Importance of Postmenopausal Health
Many women who are going through or have already experienced menopause may wonder what to expect next. At Bayhealth, we have a trusted team of specialists in Women’s and Children’s Health dedicated to caring for female community members at every stage of life. When a woman’s body stops producing estrogen and she has not had a period in 12 consecutive months, she enters the next phase known as postmenopause. Amanda Celaschi, DO, encourages women to embrace this stage of life while also taking control of their health.
A positive aspect of postmenopause is that the physical and emotional effects of the reproductive years, which can be described as a nuisance at best and debilitating at worst, are usually gone for good. There are, however, some health implications that come with lower estrogen levels after menopause since the ovaries are no longer producing these hormones, explained Dr. Celaschi.
For example, postmenopausal women are at increased risk of bone fractures, heart attacks and strokes. “The decreased levels of estrogen can lead to a more rapid loss of bone. Estrogen is also protective against heart attacks and strokes, so that is also why risk of these conditions increases.”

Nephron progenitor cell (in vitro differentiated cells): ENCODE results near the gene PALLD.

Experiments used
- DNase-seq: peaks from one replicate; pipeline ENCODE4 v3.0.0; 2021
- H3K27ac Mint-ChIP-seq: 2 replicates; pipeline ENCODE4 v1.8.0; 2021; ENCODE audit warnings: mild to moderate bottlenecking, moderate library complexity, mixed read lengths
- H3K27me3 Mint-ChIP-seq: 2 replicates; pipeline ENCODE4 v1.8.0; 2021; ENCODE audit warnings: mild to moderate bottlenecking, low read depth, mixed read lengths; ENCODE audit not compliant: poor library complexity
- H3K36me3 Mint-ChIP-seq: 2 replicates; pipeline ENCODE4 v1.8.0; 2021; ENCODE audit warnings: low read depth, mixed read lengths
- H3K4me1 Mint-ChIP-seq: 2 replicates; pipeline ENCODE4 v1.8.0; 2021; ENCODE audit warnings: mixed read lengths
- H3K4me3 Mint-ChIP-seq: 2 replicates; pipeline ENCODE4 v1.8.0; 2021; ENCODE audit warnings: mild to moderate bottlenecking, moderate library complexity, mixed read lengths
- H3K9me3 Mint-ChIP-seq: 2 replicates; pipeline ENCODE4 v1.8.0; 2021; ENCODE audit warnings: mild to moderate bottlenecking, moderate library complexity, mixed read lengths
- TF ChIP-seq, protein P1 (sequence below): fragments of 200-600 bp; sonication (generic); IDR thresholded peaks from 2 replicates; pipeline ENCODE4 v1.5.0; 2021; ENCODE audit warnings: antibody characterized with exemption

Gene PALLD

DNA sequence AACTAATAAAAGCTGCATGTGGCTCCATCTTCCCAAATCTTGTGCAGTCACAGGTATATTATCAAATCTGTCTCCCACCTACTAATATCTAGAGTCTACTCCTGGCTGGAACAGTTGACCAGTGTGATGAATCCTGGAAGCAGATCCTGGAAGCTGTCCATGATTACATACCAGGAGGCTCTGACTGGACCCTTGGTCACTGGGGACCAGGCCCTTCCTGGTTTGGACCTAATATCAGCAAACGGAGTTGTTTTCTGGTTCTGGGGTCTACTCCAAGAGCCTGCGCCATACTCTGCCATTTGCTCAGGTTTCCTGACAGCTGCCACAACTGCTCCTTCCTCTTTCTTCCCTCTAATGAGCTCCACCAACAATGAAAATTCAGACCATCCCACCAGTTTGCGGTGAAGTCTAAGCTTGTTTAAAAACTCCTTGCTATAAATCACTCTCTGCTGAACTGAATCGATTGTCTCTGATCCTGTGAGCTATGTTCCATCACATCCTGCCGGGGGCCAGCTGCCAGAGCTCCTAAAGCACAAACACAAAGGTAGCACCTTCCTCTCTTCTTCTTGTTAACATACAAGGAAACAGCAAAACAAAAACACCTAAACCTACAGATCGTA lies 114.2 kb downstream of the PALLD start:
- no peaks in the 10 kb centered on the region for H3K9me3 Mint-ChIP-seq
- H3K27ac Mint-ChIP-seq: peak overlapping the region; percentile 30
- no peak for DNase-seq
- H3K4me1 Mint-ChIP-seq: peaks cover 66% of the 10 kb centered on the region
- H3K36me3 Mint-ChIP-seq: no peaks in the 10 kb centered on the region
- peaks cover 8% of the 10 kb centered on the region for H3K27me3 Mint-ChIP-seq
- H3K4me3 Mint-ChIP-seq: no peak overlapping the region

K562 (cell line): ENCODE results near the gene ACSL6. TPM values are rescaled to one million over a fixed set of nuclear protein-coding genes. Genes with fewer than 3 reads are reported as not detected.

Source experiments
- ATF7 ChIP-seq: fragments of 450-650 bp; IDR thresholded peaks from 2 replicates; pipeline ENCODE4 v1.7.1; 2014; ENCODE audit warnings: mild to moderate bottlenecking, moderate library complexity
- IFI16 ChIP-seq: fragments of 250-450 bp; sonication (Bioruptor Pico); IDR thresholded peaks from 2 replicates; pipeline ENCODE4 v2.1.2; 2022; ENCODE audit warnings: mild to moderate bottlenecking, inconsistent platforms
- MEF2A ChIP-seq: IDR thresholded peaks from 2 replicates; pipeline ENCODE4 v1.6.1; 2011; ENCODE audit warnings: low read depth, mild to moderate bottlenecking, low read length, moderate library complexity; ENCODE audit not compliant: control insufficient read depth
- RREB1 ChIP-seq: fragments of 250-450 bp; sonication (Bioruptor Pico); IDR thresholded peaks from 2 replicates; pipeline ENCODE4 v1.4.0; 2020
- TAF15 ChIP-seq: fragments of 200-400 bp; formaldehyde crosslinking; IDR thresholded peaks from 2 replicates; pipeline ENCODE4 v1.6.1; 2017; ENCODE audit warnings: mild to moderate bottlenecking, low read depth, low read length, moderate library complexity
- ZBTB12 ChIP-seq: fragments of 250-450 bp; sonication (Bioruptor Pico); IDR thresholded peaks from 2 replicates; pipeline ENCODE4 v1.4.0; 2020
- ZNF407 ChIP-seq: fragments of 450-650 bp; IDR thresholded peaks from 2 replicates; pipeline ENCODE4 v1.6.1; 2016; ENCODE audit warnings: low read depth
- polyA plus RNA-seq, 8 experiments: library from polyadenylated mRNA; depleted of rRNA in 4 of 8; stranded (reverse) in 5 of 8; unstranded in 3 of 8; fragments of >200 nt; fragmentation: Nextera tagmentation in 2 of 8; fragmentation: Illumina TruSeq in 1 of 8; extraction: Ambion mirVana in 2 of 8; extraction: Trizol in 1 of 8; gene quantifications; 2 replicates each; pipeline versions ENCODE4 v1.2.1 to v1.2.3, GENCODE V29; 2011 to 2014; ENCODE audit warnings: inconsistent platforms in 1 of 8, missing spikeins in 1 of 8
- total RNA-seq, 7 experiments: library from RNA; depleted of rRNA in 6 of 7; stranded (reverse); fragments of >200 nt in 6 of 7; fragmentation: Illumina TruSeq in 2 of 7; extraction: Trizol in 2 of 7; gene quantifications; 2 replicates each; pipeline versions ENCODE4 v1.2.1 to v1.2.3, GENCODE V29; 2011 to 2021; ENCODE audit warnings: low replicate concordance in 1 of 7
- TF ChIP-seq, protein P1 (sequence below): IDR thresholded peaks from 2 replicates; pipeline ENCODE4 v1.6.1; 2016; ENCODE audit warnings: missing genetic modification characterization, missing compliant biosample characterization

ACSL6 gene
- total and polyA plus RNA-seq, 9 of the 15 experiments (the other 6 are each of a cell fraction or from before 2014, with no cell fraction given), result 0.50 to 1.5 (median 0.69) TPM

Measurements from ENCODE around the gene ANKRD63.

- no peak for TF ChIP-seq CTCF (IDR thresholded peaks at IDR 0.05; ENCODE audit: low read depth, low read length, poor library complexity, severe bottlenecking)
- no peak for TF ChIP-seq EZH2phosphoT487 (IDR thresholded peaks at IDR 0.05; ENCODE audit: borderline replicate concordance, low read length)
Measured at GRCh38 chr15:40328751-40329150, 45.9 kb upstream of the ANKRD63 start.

She adds that systemic hormone replacement therapy may be an option for the treatment of hot flashes, night sweats and vulvovaginal dryness. Overall it is safe, she said, but there are some exceptions based on previous medical history so it is best to discuss this therapy with your physician.
There are other health considerations for women during postmenopause, many of which are related to the natural aging process. Cholesterol levels and blood pressure tend to increase for many women at this time. This is partly due to people being less active as they get older. Dr. Celaschi stresses the importance of eating a balanced diet and getting enough calcium and vitamin D to help maintain strong bones. “Weight-bearing exercise improves bone health, and exercise in general is protective against development of cardiovascular disease as you age,” she said.
Dr. Celaschi emphasized that there are still important preventative health measures to take in menopause and beyond. Post-menopausal women should continue to see their OB-GYN regularly. It is recommended that women continue Pap smears until the age of 65 and mammograms until at least 75.
“There are also a lot of natural changes that occur during this time that are important to discuss with your OB-GYN such as vaginal dryness, pelvic organ prolapse, and urinary and fecal incontinence,” Dr. Celaschi said. “These are the golden years for many women and there are treatments for these conditions that can lead to an improved quality of life. This is not the time to stop having sex or minimize your physical activity—let us help you!”
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